The cell center (centrosome). It is located in the cytoplasm close to the nucleus and is formed by two centrioles – cylinders located perpendicular to each other. The diameter of each centriole is 150–250 nm, and the length is 300–500 nm. The wall of each centriole consists of nine microtubule complexes, and each complex (or triplet), in turn, is built of three microtubules. Triplets of centrioles are interconnected by a number of ligaments. The main protein that forms centrioles is tubulin. Tubulin is transported to the area of the cell center via the cytoplasm. Here, cytoskeleton elements are assembled from this protein. Already assembled, they are sent to various parts of the cytoplasm, where they perform their functions.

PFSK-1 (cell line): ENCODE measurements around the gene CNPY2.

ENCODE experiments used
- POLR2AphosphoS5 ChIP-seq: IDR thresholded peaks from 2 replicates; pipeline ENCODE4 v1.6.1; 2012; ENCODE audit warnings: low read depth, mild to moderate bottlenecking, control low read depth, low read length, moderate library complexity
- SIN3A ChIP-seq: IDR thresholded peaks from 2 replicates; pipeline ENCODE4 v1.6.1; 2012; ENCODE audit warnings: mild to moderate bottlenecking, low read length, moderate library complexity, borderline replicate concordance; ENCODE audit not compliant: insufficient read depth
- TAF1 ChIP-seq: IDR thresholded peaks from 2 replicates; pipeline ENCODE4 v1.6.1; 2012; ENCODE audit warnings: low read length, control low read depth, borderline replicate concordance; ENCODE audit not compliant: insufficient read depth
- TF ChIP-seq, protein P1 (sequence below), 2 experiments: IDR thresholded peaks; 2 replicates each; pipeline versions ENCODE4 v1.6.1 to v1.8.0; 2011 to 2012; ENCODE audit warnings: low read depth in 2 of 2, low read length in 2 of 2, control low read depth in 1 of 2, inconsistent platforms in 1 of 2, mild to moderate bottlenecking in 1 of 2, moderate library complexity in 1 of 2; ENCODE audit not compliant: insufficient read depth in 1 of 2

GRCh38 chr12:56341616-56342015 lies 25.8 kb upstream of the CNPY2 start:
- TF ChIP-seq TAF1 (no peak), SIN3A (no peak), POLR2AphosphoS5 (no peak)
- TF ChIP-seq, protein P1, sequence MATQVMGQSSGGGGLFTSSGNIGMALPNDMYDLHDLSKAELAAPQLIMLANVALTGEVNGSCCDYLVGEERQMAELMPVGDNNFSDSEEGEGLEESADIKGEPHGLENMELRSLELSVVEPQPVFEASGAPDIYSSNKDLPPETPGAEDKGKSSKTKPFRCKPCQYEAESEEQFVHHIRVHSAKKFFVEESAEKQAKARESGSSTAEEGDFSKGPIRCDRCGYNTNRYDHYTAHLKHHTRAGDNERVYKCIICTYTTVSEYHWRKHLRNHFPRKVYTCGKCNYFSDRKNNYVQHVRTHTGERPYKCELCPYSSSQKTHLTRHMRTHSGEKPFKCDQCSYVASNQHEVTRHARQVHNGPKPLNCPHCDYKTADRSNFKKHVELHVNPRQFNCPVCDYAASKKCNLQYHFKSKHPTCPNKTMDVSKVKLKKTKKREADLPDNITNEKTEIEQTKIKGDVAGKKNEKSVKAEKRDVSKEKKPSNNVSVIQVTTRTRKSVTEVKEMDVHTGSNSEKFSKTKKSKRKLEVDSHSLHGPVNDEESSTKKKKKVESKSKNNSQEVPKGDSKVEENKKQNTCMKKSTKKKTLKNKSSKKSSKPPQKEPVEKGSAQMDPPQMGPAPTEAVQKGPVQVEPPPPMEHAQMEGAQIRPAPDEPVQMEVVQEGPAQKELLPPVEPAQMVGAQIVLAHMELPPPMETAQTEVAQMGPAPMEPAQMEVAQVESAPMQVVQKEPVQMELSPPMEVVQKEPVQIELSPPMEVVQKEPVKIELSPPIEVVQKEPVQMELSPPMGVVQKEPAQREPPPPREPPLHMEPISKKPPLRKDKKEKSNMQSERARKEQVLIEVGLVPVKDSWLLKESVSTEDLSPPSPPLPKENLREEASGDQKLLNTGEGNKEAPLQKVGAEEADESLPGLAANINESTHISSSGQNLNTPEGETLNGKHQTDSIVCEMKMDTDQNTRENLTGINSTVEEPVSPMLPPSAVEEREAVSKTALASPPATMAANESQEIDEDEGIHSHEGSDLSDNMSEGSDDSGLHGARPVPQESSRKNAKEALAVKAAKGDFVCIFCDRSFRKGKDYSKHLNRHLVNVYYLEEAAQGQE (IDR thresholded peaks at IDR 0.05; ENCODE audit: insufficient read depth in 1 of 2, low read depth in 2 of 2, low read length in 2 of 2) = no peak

Centrioles are also necessary for the formation of basal bodies of cilia and flagella. Before dividing the cells, the centrioles double. In the process of cell division, they diverge in pairs to the opposite poles of the cell and participate in the formation of dividing spindle filaments.
In the cells of higher plants, the cell center is arranged differently and does not contain centrioles
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